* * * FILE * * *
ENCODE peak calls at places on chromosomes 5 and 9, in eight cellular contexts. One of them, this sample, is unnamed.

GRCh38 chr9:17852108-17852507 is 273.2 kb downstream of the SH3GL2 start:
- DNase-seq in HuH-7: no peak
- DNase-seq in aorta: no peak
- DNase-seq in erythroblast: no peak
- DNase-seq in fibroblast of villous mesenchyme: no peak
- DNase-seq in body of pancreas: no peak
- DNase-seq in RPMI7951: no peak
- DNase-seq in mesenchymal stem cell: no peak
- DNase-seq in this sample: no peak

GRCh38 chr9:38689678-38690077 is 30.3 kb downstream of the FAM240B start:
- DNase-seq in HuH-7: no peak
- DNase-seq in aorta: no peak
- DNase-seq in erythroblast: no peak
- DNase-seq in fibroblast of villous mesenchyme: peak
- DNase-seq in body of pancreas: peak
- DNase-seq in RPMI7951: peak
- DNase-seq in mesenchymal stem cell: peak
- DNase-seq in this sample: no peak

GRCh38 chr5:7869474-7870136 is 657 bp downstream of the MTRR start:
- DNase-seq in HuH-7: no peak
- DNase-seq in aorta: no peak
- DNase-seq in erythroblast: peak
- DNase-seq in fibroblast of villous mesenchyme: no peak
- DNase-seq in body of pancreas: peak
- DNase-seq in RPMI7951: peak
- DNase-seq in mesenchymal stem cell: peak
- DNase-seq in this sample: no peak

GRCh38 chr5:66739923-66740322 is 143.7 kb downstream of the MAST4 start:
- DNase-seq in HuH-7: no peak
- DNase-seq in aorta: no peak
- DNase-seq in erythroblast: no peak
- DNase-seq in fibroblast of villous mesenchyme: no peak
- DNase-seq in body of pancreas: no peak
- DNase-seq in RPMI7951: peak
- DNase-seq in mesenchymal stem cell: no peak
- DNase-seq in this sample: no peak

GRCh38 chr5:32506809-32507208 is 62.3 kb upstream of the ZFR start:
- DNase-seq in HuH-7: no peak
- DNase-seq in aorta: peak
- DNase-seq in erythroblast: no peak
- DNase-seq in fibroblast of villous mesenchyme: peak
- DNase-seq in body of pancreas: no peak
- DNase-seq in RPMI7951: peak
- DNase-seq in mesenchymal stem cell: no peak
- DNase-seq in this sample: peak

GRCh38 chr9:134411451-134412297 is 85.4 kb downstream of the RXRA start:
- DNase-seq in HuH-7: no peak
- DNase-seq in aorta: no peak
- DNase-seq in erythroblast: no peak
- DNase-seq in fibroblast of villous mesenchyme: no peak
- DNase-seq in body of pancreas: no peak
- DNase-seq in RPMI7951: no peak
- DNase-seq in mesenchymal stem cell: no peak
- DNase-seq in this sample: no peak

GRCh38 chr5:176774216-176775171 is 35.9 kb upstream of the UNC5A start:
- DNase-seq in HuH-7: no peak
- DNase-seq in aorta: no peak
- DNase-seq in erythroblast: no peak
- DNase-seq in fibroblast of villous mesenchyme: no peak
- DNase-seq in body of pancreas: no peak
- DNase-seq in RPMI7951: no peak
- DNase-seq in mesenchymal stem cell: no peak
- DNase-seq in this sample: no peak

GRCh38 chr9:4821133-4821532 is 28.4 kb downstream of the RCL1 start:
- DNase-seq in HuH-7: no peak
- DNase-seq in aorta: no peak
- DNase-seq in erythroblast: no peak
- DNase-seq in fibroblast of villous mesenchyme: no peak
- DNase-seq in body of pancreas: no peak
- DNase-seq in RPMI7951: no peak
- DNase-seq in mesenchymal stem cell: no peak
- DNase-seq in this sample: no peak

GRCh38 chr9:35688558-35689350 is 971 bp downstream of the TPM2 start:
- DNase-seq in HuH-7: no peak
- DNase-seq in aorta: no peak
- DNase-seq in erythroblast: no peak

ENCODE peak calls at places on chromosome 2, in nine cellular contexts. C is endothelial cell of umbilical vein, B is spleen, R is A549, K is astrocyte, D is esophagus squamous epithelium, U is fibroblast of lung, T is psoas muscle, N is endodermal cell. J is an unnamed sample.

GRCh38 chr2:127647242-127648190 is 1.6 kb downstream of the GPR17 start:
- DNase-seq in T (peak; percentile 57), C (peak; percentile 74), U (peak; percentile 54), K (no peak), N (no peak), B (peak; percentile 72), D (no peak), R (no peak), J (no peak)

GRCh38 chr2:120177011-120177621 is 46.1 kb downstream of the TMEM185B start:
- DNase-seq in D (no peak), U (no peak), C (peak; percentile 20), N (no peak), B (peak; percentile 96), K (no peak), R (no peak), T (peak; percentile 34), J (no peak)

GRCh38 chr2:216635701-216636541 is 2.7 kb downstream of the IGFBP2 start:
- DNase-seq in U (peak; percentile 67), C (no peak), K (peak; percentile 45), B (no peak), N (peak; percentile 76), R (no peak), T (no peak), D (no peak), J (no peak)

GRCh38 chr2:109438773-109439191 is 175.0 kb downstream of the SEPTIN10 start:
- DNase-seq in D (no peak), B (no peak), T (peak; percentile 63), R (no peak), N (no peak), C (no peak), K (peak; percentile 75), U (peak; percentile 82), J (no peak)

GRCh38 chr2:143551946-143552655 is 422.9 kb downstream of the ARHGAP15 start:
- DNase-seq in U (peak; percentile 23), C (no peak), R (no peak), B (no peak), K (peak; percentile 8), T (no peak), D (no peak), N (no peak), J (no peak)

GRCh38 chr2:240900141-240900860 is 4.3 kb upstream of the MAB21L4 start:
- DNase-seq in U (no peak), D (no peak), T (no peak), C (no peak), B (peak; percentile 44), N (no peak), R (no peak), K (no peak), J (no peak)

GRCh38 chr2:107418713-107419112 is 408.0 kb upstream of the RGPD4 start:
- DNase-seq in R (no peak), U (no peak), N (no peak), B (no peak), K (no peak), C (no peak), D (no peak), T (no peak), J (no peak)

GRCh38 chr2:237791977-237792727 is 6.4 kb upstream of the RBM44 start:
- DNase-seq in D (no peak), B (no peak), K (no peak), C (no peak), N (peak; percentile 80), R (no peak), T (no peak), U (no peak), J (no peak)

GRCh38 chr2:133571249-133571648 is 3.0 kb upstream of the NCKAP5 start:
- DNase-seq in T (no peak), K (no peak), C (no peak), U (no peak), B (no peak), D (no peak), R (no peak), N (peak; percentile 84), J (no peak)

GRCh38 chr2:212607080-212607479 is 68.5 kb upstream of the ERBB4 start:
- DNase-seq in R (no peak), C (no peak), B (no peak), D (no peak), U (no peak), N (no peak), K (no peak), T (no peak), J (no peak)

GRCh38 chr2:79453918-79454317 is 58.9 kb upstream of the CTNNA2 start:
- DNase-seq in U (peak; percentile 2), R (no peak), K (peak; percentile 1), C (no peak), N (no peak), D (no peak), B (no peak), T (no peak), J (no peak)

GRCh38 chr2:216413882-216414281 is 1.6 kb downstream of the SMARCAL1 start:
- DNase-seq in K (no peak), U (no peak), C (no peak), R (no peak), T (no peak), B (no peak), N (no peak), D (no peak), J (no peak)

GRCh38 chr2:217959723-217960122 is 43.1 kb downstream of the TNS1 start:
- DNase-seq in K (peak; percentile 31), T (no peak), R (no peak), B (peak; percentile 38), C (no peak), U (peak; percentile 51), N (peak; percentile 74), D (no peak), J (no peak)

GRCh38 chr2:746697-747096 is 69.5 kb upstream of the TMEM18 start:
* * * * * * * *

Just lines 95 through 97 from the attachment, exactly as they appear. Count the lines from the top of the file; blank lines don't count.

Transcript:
GRCh38 chr2:133571249-133571648 is 3.0 kb upstream of the NCKAP5 start:
- DNase-seq in T (no peak), K (no peak), C (no peak), U (no peak), B (no peak), D (no peak), R (no peak), N (peak; percentile 84), J (no peak)

GRCh38 chr2:212607080-212607479 is 68.5 kb upstream of the ERBB4 start: